You can’t change change. But it must be managed

RAILTON ROAD: Anarchist squat
RAILTON ROAD: Anarchist squat. Photograph Honey Salvadori

Photographer Honey Salvadori, a long-time local resident talks to Anna McKie about her new book, coming home and what Brixton was really like 30 years ago

Honey Salvadori has seen a lot of changes in Brixton: she has been living here, with the Brixton Housing Co-op, since 1982. A photographer and journalist who has documented the area throughout her career, she decided the time was right to create Pull it: Pull it, stories from the archive of Honey Salvadori.

There are two reasons why Salvadori decided to create it now, she tells me. “One: I thought there would be some interest in it because of what’s currently happening in Brixton,” she says. “I thought there’s an awful lot of people lamenting the past in Brixton but an awful lot of people who also don’t know what the past was like. So I thought I’d create something to actually show what it was like.”

The other reason is partly personal, she says. “I spent the last few years working outside London, and I got very fed up of not being at home, so it is my way of saying ‘I’m home again now’, I’m not going to commute up and down the country any more!” she laughs.

In her introduction, Salvadori is very clear: this is not a book about riots. “This book will not be documenting the damage caused on the mythic weekend of April 10th to 12th 1981,” she writes. “There will not be pictures of the debris from the 28 buildings that were damaged or destroyed by fire.

RAILTON ROAD: All quiet on the front line. Photograph Honey Salvador
RAILTON ROAD: All quiet on the front line. Photograph Honey Salvador

“This book is about Brixton and the people who live here. It is about what happened next and how Brixton evolved,” Salvadori explains.

To create the book, Salvadori pored over her personal archive of pictures and interviews. “The pictures come from a few things I did,” she says. “Firstly in 1983 when I was really a beginner, and my interviews with Greta Brooks, from the police consultancy group, and the commander of the police at the time – those are from that year.”

In 1986 a youth magazine asked Salvadori to do a project on drug addiction which, she says, was a breakthrough for her career. “But it always got used as kind of gruesome pictures of people doing drugs, and I always thought the pictures were also about character and humour and that king of thing. So it’s nice to use it in a way that I like.”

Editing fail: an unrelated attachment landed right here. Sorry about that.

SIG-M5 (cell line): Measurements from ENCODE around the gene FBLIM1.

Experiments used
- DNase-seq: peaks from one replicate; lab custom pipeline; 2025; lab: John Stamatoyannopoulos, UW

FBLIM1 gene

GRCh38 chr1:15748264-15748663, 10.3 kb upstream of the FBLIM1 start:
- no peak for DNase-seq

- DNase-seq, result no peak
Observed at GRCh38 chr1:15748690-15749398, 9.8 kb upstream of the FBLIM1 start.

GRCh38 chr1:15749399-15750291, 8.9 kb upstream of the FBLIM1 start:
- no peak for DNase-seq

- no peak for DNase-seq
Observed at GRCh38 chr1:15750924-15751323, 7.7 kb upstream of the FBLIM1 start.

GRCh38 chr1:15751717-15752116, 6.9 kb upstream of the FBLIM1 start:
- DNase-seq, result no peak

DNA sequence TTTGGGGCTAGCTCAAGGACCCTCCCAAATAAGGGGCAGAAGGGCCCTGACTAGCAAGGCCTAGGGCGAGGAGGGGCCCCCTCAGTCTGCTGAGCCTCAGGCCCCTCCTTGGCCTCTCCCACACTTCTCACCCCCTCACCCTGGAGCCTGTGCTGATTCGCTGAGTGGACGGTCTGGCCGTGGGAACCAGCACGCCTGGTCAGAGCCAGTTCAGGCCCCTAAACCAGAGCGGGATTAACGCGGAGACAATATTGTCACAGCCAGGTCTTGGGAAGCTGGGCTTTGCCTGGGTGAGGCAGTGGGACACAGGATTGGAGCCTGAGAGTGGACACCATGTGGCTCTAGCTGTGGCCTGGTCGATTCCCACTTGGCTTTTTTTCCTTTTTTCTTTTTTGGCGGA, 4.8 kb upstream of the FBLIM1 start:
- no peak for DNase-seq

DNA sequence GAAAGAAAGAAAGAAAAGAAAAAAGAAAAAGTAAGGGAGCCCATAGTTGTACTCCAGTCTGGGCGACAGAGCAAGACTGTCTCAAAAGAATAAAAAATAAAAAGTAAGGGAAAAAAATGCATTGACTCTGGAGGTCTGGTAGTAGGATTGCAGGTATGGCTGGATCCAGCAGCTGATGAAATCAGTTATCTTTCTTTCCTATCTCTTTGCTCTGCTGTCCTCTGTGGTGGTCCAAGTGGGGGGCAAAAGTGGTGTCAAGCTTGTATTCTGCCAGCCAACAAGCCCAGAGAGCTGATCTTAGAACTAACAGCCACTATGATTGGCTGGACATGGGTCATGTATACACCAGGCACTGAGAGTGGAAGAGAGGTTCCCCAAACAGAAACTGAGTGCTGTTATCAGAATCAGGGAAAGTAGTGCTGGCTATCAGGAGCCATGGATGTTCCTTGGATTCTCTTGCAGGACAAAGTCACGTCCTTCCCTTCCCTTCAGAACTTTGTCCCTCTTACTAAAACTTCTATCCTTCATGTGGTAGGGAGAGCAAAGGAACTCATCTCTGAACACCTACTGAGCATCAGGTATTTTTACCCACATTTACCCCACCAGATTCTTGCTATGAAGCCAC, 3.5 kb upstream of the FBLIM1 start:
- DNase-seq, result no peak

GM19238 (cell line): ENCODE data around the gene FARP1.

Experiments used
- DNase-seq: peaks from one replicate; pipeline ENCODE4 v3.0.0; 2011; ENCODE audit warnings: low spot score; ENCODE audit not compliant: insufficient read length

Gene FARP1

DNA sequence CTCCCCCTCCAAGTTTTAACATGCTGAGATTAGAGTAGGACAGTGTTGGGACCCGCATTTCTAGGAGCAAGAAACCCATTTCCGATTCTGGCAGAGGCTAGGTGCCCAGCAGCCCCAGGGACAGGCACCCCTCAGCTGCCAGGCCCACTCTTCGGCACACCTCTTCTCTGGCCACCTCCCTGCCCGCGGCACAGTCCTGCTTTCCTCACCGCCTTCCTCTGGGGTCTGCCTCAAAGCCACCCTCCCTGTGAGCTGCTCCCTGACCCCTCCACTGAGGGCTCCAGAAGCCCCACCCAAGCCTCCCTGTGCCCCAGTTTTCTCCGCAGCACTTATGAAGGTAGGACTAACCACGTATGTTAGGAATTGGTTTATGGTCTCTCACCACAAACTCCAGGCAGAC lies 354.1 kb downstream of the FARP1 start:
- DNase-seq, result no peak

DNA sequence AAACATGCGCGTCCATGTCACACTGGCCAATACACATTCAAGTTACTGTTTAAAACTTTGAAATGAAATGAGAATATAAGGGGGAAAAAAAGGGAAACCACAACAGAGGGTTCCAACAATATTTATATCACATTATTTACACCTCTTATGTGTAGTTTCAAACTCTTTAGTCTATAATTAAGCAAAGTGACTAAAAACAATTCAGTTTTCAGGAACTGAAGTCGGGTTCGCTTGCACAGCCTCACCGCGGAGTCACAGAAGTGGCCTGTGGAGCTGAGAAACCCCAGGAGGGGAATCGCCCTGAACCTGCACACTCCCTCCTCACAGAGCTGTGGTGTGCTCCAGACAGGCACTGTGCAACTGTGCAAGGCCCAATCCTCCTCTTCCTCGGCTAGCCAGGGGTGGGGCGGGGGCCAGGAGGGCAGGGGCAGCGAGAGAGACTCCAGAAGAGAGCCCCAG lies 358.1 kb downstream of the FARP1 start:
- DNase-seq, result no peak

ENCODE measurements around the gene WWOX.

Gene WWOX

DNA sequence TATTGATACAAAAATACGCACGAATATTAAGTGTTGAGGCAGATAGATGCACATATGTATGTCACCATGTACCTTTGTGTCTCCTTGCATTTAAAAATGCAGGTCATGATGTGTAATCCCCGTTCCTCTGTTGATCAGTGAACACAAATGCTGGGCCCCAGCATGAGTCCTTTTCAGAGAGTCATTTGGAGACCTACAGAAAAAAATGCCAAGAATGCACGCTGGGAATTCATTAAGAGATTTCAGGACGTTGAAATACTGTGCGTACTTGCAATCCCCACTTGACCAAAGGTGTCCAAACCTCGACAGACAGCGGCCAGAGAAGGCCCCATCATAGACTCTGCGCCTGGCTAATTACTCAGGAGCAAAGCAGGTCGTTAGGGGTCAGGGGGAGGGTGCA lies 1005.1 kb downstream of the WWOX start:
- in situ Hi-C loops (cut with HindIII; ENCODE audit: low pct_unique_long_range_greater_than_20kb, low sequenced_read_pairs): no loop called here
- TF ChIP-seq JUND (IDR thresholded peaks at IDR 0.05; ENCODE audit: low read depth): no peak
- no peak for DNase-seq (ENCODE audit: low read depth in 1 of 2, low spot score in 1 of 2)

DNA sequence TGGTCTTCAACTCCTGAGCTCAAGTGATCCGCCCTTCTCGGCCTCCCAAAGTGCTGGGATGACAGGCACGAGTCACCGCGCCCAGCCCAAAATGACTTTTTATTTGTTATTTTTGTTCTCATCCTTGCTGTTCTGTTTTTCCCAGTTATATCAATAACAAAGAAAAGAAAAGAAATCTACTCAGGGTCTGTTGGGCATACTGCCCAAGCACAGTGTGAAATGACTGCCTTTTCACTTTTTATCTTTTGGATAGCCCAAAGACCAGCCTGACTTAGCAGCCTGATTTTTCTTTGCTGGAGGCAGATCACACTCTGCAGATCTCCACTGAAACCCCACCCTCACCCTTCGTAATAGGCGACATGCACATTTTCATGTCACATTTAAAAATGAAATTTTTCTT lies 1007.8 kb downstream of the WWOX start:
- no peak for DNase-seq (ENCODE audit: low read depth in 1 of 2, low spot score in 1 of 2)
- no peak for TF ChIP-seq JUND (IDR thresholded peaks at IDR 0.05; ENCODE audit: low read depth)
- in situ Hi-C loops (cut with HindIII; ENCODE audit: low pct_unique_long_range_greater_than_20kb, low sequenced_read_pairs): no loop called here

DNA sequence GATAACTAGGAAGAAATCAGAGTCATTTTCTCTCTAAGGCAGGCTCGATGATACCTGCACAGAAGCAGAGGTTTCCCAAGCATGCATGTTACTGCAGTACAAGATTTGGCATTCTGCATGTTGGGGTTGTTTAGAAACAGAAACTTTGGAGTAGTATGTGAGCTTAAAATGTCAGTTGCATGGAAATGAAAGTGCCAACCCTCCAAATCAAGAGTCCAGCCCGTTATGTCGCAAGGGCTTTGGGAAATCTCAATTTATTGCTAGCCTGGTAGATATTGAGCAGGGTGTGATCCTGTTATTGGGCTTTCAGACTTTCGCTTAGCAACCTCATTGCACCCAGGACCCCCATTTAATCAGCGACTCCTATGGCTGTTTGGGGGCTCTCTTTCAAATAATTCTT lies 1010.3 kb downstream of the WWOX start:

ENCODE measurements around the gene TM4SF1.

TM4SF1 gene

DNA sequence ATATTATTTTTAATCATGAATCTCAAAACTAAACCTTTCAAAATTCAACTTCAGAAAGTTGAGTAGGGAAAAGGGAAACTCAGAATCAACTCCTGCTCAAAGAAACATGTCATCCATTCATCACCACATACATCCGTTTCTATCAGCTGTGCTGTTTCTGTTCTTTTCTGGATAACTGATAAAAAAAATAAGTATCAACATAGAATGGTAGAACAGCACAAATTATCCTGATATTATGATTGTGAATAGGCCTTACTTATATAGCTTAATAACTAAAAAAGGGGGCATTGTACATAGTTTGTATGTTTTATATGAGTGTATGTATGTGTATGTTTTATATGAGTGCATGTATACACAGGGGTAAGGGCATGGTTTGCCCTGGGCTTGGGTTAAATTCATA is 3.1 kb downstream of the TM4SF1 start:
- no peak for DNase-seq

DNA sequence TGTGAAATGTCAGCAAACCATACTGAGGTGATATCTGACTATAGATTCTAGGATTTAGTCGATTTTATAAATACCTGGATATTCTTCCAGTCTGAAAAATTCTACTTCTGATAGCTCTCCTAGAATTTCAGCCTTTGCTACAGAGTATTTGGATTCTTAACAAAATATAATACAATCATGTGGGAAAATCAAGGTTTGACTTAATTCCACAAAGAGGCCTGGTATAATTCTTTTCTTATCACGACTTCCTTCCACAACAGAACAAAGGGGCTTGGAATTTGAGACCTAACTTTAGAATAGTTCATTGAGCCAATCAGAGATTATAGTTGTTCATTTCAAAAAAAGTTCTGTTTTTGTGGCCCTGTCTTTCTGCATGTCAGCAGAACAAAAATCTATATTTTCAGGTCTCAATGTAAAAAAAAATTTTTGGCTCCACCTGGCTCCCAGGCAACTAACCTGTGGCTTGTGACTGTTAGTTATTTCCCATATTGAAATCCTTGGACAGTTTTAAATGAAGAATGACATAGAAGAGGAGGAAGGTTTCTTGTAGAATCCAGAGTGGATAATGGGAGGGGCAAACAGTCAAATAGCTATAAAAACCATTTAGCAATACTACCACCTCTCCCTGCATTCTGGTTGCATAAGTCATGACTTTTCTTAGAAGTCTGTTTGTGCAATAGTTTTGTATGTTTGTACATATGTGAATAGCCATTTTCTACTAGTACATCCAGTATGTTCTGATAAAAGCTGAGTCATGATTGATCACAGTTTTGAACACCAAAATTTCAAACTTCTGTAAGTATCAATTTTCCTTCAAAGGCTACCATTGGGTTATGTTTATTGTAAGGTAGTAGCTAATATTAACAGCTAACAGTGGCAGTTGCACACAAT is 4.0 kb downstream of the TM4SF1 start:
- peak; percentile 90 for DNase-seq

The final picture is from 1991 when she was photographing the poll tax events for the Telegraph. So in a way it follows her career too, she says. The book mingles Brixton’s changes and history with her personal experience. There are a few more recent pictures, such as a shot from last year’s Reclaim Brixton march. “The sign says ‘Brixton is my home’ and that’s how I feel,” she says.

She also did a few interviews more recently too; speaking to Andreas Demetriou and Henry Pim about the legacy of the South London Gay Community Centre and Julie Connolly, who squatted in Brixton in the mid-1980s, as she worked on the book.

Salvadori says the hunt through her archives and subsequent research for the book not only reminded her of what happened before, but also allowed her to learn more about Brixton’s history.

“I vaguely knew the origins about the Barrier Block and the motorway that never happened, but I didn’t know that it was a London-wide thing, it seems completely mad now! I see why they never did it. But I also see now why it was so derelict around here, because it had this planning blight hanging over it.”

What’s happening in Brixton is emblematic of the gentrification that’s been occurring across London, Salvadori says. “You can’t change, change,” she explains. “But change needs to be managed and with sensitivity,” she goes on.

There are some good aspects as it appears to be generating more prosperity for people here but there’s too much imposing things from outside, Salvadori says: “What’s happening under the arches is shocking!”

In the 80s Brixton did seem on the edge of gentrification, she says. “In the conclusion of the book I say that in the 80s change was more pragmatic and inclusive, it considered the people here.”

“I hope this book speaks for itself,” Salvadori says. “It’s nostalgia for people who were there then and interest for people who only arrived here recently so they can find out what we’re all feeling so nostalgic about.”

Pull it: Pull it, stories from the archive of Honey Salvadori is available from September 8, £9.95, here.